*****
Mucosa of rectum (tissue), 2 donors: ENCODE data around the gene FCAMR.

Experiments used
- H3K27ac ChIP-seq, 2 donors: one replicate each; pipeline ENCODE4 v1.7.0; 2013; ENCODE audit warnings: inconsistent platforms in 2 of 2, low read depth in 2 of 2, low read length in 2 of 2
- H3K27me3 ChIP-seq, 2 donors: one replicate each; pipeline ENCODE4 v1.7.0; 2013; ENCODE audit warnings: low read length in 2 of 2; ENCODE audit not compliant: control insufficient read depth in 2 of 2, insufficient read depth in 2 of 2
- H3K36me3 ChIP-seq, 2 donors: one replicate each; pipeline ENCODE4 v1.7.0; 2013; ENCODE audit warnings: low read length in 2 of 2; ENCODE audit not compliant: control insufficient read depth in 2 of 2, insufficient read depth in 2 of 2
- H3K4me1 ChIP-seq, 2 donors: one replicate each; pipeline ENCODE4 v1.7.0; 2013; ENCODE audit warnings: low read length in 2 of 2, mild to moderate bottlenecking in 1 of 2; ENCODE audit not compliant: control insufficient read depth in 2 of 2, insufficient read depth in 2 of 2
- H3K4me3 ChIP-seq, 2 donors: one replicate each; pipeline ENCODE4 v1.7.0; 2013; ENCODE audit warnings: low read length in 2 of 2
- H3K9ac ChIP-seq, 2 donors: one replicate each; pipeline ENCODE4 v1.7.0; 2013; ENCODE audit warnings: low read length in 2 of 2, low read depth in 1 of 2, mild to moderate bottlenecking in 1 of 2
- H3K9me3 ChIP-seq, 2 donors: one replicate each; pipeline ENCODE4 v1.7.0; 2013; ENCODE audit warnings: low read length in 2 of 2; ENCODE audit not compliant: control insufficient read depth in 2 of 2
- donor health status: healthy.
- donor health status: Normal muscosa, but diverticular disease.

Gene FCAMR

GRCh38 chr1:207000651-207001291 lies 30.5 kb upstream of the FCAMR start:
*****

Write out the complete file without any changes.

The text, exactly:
Mucosa of rectum (tissue), 2 donors: ENCODE data around the gene FCAMR.

Experiments used
- H3K27ac ChIP-seq, 2 donors: one replicate each; pipeline ENCODE4 v1.7.0; 2013; ENCODE audit warnings: inconsistent platforms in 2 of 2, low read depth in 2 of 2, low read length in 2 of 2
- H3K27me3 ChIP-seq, 2 donors: one replicate each; pipeline ENCODE4 v1.7.0; 2013; ENCODE audit warnings: low read length in 2 of 2; ENCODE audit not compliant: control insufficient read depth in 2 of 2, insufficient read depth in 2 of 2
- H3K36me3 ChIP-seq, 2 donors: one replicate each; pipeline ENCODE4 v1.7.0; 2013; ENCODE audit warnings: low read length in 2 of 2; ENCODE audit not compliant: control insufficient read depth in 2 of 2, insufficient read depth in 2 of 2
- H3K4me1 ChIP-seq, 2 donors: one replicate each; pipeline ENCODE4 v1.7.0; 2013; ENCODE audit warnings: low read length in 2 of 2, mild to moderate bottlenecking in 1 of 2; ENCODE audit not compliant: control insufficient read depth in 2 of 2, insufficient read depth in 2 of 2
- H3K4me3 ChIP-seq, 2 donors: one replicate each; pipeline ENCODE4 v1.7.0; 2013; ENCODE audit warnings: low read length in 2 of 2
- H3K9ac ChIP-seq, 2 donors: one replicate each; pipeline ENCODE4 v1.7.0; 2013; ENCODE audit warnings: low read length in 2 of 2, low read depth in 1 of 2, mild to moderate bottlenecking in 1 of 2
- H3K9me3 ChIP-seq, 2 donors: one replicate each; pipeline ENCODE4 v1.7.0; 2013; ENCODE audit warnings: low read length in 2 of 2; ENCODE audit not compliant: control insufficient read depth in 2 of 2
- donor health status: healthy.
- donor health status: Normal muscosa, but diverticular disease.

Gene FCAMR

GRCh38 chr1:207000651-207001291 lies 30.5 kb upstream of the FCAMR start: